News Release

Trouble in the Air: Northern Virginia residents’ health at risk with 84 dirty air days in 2016

For Immediate Release

Despite improvement in recent years thanks to clean air policies, air pollution remains a threat to public health, according to a new report by Environment Virginia Research & Policy Center. In 2016, over 6 million  people in the Washington D.C.-Northern Virginia area experienced 84 days of degraded air quality, increasing the risk of premature death, asthma attacks and other adverse health impacts.

“All Virginians should be able to breathe clean air. Even one day with polluted air is too many,” said Corinne Leard, Field Organizer with Environment State Research & Policy Center. “To make dirty air days a thing of the past, we need to strengthen existing air quality protections and reduce global warming pollution.”

For the report, Trouble in the Air: Millions of Americans Breathe Polluted Air, Environment Virginia Research & Policy Center, Frontier Group and U.S. PIRG Education Fund reviewed Environmental Protection Agency records of air pollution levels across the country, focusing on smog and particulate pollution – harmful pollutants that come from burning fossil fuels such as coal, diesel, gasoline and natural gas.

“The Washington Metropolitan Region, including Northern Virginia, has made significant progress on air quality. This has resulted from a constructive partnership of federal, state and local governments, nonprofits and the private sector. However, we need more progress, as the report indicates. A great concern is that the federal government is apparently retrenching. So, not only could we fail to make progress but we could actually backslide and have dirtier rather than cleaner air.” said David Snyder, a member of the City of Falls Church Council and past chair of the Metropolitan Washington Air Quality Committee.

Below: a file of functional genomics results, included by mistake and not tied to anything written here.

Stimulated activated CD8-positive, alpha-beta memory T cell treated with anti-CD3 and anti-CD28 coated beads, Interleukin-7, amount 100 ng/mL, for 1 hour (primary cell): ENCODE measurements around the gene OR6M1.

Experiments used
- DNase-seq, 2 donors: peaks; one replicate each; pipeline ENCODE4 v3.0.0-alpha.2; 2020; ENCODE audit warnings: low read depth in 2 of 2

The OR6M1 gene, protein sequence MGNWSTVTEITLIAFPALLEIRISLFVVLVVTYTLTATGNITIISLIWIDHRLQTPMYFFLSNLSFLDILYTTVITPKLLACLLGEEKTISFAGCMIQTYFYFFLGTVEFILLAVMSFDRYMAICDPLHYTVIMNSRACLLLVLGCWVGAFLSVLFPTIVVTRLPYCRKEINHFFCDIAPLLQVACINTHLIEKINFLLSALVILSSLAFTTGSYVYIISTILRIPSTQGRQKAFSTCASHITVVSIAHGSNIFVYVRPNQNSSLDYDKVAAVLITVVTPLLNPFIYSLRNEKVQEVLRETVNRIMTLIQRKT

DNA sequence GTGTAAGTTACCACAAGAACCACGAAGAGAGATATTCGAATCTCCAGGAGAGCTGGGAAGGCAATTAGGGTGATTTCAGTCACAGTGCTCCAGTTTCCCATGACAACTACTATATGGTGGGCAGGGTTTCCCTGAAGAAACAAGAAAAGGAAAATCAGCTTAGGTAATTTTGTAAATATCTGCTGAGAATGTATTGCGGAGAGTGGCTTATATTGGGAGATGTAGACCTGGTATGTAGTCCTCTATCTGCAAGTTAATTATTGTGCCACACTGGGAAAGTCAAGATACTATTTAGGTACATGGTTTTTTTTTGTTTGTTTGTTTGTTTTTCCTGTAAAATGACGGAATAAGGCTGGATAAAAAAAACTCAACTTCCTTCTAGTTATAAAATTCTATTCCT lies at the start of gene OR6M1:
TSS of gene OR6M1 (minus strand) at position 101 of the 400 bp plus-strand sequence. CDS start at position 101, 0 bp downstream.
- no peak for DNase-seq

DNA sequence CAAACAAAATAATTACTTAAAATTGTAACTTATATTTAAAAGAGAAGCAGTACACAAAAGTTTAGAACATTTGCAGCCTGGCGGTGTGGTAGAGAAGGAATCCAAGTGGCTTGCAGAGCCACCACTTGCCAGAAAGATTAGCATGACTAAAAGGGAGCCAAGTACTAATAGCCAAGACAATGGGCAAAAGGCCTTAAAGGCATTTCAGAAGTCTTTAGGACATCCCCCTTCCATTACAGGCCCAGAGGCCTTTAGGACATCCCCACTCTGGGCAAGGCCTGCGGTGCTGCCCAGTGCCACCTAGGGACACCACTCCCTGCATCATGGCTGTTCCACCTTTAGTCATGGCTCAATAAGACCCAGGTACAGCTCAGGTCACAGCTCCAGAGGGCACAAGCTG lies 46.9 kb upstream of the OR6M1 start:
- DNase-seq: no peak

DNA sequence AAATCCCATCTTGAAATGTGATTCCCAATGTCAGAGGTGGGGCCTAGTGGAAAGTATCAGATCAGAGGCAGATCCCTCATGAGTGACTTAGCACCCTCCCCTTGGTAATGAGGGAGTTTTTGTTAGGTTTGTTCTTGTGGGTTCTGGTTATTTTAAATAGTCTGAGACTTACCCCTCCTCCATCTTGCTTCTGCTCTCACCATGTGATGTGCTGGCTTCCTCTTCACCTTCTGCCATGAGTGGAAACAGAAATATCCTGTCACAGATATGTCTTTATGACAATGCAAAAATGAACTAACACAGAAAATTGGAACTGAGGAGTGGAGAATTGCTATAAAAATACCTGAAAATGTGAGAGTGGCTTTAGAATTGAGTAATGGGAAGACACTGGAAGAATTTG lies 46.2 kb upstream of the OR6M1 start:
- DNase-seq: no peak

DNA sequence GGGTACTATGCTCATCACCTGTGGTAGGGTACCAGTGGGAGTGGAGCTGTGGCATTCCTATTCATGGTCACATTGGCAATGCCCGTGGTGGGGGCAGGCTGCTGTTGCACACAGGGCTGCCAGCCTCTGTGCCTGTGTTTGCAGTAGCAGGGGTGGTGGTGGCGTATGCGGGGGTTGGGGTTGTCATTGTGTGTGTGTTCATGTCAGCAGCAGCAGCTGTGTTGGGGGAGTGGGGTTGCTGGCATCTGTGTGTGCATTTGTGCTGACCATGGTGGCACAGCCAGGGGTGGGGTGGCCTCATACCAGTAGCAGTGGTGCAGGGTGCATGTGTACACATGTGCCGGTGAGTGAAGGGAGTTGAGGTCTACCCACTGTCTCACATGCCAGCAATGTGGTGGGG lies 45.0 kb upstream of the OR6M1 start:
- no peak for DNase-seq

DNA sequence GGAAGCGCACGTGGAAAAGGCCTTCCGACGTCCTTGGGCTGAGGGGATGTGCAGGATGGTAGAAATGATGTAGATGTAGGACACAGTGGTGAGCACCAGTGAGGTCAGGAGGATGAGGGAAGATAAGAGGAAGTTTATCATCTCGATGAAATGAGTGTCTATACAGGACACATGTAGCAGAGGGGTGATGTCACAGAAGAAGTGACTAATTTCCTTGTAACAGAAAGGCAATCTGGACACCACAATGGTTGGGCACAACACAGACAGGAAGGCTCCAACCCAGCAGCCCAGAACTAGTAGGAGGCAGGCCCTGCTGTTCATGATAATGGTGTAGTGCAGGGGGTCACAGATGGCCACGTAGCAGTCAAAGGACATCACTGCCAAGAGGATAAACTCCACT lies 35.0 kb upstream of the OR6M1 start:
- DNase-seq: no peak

“There's no safe level of exposure to smog and particulate pollution,” said Elizabeth Ridlington, Policy Analyst with Frontier Group and co-author of the report. "Even low levels of smog and particulate pollution are bad for health and can increase deaths."

These troubling findings come as the Trump administration prepares to weaken the federal clean car standards, the nation’s best climate change mitigation program, which is aimed at cutting tailpipe emissions and global warming pollution. The report’s authors call on the federal government to strengthen, not weaken, the clean car standards and continue to allow states to adopt stronger vehicle pollution standards. The authors also call on officials to strengthen Clean Air Act regulations.

“To protect our health, we must keep cutting smog, particulate pollution and global warming,” said Leard. “We must accelerate our progress, not hit the brakes on effective programs like the federal clean car standards.”